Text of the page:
History of First Congregational Church

First Church 1835 DS

 

First Congregational Church of Mansfield's first home

In 1833 Matthias Day felt compelled to leave the Presbyterian Church when he could no longer tolerate their support of slavery. He was joined by many Mansfielders, first meeting in an old warehouse. In 1835 the flock built their first Church and Parrish house, which served the congregation until it was destroyed by fire in 1870.

                          REV EVERTON JUDSON DS

                                                                                                                      First Congregational's First Pastor, Everton Judson

 

CHURCH - INSIDE DS

 

 

 

First Congregational Church of Mansfield builds Mansfield's largest church

In 1873, just three short years after the loss of the original church building,  the congregation celebrated the construction of a European Gothic Cathedral style replacement. Its symmetrical spire rose  226 foot above the ground. The “Spire” concept endures in our church life to this day. Its vast array of organ pipes blanketed the back wall, rivaling that of the Mormon Tabernacle Choir of today.  The sanctuary seated 1400. A Blake Transmitter in front sent worship services directly to shut-ins.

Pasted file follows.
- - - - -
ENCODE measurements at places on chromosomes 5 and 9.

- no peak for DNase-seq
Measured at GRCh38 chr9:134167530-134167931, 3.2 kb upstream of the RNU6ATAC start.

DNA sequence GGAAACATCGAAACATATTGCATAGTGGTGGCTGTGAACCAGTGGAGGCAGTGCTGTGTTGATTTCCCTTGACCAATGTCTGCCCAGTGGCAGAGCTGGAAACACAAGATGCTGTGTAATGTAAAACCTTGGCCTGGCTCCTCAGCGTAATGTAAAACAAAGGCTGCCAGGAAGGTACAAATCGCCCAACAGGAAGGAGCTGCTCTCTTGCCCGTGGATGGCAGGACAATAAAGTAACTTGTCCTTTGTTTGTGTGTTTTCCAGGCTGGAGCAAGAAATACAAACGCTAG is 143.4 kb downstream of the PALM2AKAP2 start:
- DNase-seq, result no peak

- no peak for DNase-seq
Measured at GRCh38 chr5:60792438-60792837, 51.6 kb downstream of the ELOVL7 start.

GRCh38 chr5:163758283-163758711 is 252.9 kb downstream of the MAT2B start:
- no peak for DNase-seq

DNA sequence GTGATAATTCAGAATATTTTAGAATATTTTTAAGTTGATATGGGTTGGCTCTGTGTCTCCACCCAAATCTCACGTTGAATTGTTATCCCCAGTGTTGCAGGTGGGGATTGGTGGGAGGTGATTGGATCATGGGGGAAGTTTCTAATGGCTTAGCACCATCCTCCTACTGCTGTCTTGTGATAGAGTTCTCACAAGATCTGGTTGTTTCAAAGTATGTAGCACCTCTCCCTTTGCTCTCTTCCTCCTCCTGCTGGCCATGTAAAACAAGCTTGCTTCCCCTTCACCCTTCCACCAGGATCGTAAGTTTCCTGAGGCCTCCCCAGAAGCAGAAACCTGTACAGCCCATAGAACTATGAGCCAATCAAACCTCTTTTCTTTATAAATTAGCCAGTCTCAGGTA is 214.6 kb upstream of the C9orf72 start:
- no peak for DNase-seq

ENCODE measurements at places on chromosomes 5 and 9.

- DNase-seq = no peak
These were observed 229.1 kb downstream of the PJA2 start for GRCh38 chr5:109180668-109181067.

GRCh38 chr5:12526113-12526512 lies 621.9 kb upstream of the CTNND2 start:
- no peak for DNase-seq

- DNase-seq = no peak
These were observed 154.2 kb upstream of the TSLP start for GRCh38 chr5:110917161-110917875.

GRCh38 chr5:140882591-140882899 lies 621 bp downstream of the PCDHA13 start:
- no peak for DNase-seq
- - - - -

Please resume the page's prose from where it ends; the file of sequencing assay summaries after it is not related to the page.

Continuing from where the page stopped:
OLD CHURCH BURNING DS

 


Fire Strikes Again....

In 1942, fire would again strike, destroying the beautiful building which had served not only as First Congregational’s home, but also as a community center because of large seating capacity.

Anty Bradford

 

Included in the destruction was the Auntie Bradford library, named for a black woman who had left her life savings for the founding of the library. Her generosity was honored with the establishment of the Auntie Bradford Library within the new Church.

Church services continued due to the generosity of the Mansfield Baptist Church.

Rebuilding was delayed for nine years because of restrictions imposed by World war II.

 

Church on fire DS

 

BUILDING OUR CHURCH DS

 

 

 

Building our present home

World War II would delay the completion of our present home until 1951. The Gothic style would be replaced with the austerity of a New England meetinghouse. The “Spire”, reaching skyward, would remain a trademark of our Church.

              FRANK BLACK

The present church was built on land donated by the family of Frank B. Black.

 

 

 

Ground Breaking for chapel DS

 

Completion of the original Campus Plan in 1965

 

 In 1965 we constructed the 75-seat Chapel on the east side of the campus.  The Chapel is the location of the 8:30AM Sunday service and is available for weddings & funerals. It also houses our columbarium.

BUILDING CHAPEL DS